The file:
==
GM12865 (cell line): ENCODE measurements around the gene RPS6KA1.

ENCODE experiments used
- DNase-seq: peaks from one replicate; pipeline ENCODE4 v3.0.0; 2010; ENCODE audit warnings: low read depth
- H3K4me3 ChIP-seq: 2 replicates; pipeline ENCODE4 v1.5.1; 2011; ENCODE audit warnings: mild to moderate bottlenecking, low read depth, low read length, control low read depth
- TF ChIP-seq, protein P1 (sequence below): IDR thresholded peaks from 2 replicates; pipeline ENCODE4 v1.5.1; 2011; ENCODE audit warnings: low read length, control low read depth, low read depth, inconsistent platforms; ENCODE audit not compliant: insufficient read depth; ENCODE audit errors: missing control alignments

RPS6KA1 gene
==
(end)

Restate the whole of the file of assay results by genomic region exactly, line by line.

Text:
GM12865 (cell line): ENCODE measurements around the gene RPS6KA1.

ENCODE experiments used
- DNase-seq: peaks from one replicate; pipeline ENCODE4 v3.0.0; 2010; ENCODE audit warnings: low read depth
- H3K4me3 ChIP-seq: 2 replicates; pipeline ENCODE4 v1.5.1; 2011; ENCODE audit warnings: mild to moderate bottlenecking, low read depth, low read length, control low read depth
- TF ChIP-seq, protein P1 (sequence below): IDR thresholded peaks from 2 replicates; pipeline ENCODE4 v1.5.1; 2011; ENCODE audit warnings: low read length, control low read depth, low read depth, inconsistent platforms; ENCODE audit not compliant: insufficient read depth; ENCODE audit errors: missing control alignments

RPS6KA1 gene